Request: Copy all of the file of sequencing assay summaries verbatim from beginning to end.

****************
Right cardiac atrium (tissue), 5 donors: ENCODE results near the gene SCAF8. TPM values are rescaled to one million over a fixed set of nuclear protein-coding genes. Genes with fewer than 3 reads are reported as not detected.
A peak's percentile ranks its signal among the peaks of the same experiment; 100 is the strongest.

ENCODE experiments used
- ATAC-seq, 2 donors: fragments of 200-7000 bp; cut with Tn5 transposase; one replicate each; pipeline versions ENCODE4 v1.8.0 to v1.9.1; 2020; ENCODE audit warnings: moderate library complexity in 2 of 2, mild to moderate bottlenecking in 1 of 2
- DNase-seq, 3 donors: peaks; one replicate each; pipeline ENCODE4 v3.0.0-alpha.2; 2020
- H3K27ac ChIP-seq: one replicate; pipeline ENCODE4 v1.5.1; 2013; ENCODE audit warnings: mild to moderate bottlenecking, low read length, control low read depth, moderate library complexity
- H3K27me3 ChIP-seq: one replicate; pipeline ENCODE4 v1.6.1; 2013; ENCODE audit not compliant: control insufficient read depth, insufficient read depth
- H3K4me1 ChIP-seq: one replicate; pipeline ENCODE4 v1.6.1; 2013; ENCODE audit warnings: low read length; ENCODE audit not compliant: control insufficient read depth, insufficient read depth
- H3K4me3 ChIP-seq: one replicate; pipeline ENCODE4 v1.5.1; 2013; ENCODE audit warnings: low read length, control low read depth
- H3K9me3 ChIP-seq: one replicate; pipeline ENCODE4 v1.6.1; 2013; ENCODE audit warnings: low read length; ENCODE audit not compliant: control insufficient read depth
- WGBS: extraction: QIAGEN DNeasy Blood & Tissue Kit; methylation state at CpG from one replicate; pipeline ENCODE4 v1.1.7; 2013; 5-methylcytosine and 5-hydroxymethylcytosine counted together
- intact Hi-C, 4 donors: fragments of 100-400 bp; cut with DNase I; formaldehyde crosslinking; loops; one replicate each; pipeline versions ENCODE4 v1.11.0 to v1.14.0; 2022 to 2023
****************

Right cardiac atrium (tissue), 5 donors: ENCODE results near the gene SCAF8. TPM values are rescaled to one million over a fixed set of nuclear protein-coding genes. Genes with fewer than 3 reads are reported as not detected.
A peak's percentile ranks its signal among the peaks of the same experiment; 100 is the strongest.

ENCODE experiments used
- ATAC-seq, 2 donors: fragments of 200-7000 bp; cut with Tn5 transposase; one replicate each; pipeline versions ENCODE4 v1.8.0 to v1.9.1; 2020; ENCODE audit warnings: moderate library complexity in 2 of 2, mild to moderate bottlenecking in 1 of 2
- DNase-seq, 3 donors: peaks; one replicate each; pipeline ENCODE4 v3.0.0-alpha.2; 2020
- H3K27ac ChIP-seq: one replicate; pipeline ENCODE4 v1.5.1; 2013; ENCODE audit warnings: mild to moderate bottlenecking, low read length, control low read depth, moderate library complexity
- H3K27me3 ChIP-seq: one replicate; pipeline ENCODE4 v1.6.1; 2013; ENCODE audit not compliant: control insufficient read depth, insufficient read depth
- H3K4me1 ChIP-seq: one replicate; pipeline ENCODE4 v1.6.1; 2013; ENCODE audit warnings: low read length; ENCODE audit not compliant: control insufficient read depth, insufficient read depth
- H3K4me3 ChIP-seq: one replicate; pipeline ENCODE4 v1.5.1; 2013; ENCODE audit warnings: low read length, control low read depth
- H3K9me3 ChIP-seq: one replicate; pipeline ENCODE4 v1.6.1; 2013; ENCODE audit warnings: low read length; ENCODE audit not compliant: control insufficient read depth
- WGBS: extraction: QIAGEN DNeasy Blood & Tissue Kit; methylation state at CpG from one replicate; pipeline ENCODE4 v1.1.7; 2013; 5-methylcytosine and 5-hydroxymethylcytosine counted together
- intact Hi-C, 4 donors: fragments of 100-400 bp; cut with DNase I; formaldehyde crosslinking; loops; one replicate each; pipeline versions ENCODE4 v1.11.0 to v1.14.0; 2022 to 2023